Last night, I saw Cape No. 7
Seeing as it is the highest grossing film ever to be produced in Taiwan (and was well on its way to highest grossing film in Taiwan's theaters), I've been meaning to see it for some time.
The story centers itself around a community throwing together - last minute, in true Taiwanese fashion - a local band to open for the big-name Japanese star and his beach-side performance. Of course, there's a love-drama brewing between the Japanese concert coordinator, and the rebellious, bad-a (a for attitude) lead singer of the band. His band mates are misfits, but to everyone's great satisfaction, they (of course) are able to pull off the show at the end of the movie, even playing an impromptu rendition of a song that the lead singer finished writing on his way to the show. (Both songs are chart toppers here in Taiwan that even I recognized. You'll hear them on any radio station, or out of any mouth of any 13-23 year old Taiwanese girl.)
Interwoven into that major plot line, was the story - through found letters - of a man written to his love during the era of World War II, when Japan occupied Taiwan. This was where I found the beauty of the movie. These letters painted a broken man's heart and why he would choose to leave the woman he loved. Though it was never fully expressed or explained in the film, what was communicated was the torment it left him in. But he was resolved. He knew what he had to do. They, of course, found the woman the letters were meant for 60 years earlier, and gave them to her in what was likely the most underwhelming - yet fittingly subtle - scenes of the entire movie.
Overall, I give this movie an A for effort... which is, of course, a kind way of saying "I know you'll do better next time." The plot line was predictable and the acting was campy, but the production quality was high, considering this started as only an entry to Taipei's Film Festival, and turned into Taiwan's highest grossing production. What I do admire about Taiwan is their Nationalism. It's different here than it is back home, but it's apparent. And it's apparent they are proud of this leap forward in the arts.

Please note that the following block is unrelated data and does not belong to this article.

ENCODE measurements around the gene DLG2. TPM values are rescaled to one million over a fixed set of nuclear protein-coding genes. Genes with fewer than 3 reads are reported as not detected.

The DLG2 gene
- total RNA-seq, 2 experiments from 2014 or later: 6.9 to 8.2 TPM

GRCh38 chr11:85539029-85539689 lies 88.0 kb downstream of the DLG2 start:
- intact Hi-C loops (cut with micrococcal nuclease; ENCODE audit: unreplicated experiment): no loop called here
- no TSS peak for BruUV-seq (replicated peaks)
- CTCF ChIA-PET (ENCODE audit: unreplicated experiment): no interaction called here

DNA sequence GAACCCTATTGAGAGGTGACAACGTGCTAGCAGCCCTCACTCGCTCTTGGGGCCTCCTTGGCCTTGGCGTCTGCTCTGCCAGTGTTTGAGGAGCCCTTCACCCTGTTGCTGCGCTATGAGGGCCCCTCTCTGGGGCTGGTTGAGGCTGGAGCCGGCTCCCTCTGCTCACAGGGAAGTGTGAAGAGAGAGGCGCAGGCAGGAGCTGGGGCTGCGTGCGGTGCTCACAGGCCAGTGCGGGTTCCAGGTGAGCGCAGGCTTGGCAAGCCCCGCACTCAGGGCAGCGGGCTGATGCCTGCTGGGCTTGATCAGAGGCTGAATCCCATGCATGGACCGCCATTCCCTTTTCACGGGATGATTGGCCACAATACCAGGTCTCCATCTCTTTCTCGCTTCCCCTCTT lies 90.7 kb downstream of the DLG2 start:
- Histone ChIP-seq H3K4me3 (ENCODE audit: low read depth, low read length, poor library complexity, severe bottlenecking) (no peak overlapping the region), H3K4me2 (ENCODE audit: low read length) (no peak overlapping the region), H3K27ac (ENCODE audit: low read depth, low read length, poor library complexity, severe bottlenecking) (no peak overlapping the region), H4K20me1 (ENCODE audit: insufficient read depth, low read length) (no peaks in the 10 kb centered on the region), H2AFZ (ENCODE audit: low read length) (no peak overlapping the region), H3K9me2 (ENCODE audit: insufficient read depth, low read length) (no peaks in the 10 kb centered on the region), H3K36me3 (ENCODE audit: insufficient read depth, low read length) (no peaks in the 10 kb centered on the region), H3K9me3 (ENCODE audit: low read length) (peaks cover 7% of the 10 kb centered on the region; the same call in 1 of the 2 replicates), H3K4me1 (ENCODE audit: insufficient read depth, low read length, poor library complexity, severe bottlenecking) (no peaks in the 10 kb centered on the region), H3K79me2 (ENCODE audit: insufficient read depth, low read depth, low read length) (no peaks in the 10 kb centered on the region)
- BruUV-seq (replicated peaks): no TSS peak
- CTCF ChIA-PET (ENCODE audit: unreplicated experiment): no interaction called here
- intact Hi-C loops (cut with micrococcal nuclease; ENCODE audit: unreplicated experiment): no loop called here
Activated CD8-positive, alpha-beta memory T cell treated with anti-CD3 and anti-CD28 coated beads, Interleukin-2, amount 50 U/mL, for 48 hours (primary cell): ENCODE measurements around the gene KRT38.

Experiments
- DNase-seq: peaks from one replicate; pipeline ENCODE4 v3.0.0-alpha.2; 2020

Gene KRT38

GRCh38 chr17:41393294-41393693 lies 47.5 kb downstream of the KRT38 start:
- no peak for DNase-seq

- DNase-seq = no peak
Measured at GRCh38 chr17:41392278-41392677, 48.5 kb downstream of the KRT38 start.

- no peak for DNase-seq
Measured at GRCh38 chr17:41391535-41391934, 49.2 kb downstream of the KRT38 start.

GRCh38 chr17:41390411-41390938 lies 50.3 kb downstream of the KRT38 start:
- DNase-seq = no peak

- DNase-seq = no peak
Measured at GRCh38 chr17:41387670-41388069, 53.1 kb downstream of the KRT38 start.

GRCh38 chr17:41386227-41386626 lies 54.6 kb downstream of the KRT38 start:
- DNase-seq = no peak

If you're hoping for a look at some stereotypes and humor of Taiwan culture, and don't mind reading English sub-titles - unless of course you speak Mandarin, Taiwanese, AND Japanese - then this movie worth your time. It's cute, and light, and easy to swallow.
After that, my quasi-roommate and I watched Hancock. I'd seen it before, but actually enjoyed it much more the second time around.
I won't say much about this movie, but one thing stuck out to me. It did a great job celebrating "Humanity." In a culture of perfection, youth and infatuation with our "super-heroes" (mind you, I'm typing this with The Dark Knight Calendar suspended over my head), they regarded the human condition and the idea of growing old with someone as a blessing.
While reflecting on these two back-to-back films, I noticed they had something in common -- and no, it wasn't subtitles.
Both these movies had an emphasis on forsaking a love by choice. Sacrifice, for the greater good of two people - or the whole of the human race, in the case of Hancock. The love for the other didn't end - not even after 60 Years of silence, in the case of Cape No. 7 - and the sacrifice happened before everything was fully understood. But nonetheless, it was carried out by a conscious choice for what was understood to be the best.
Made for some interesting reflections and internal dialog on this Valentine's Eve.
I hope all of you were able to spend the day cherishing the ones you love - despite your view on over-commercialized holidays.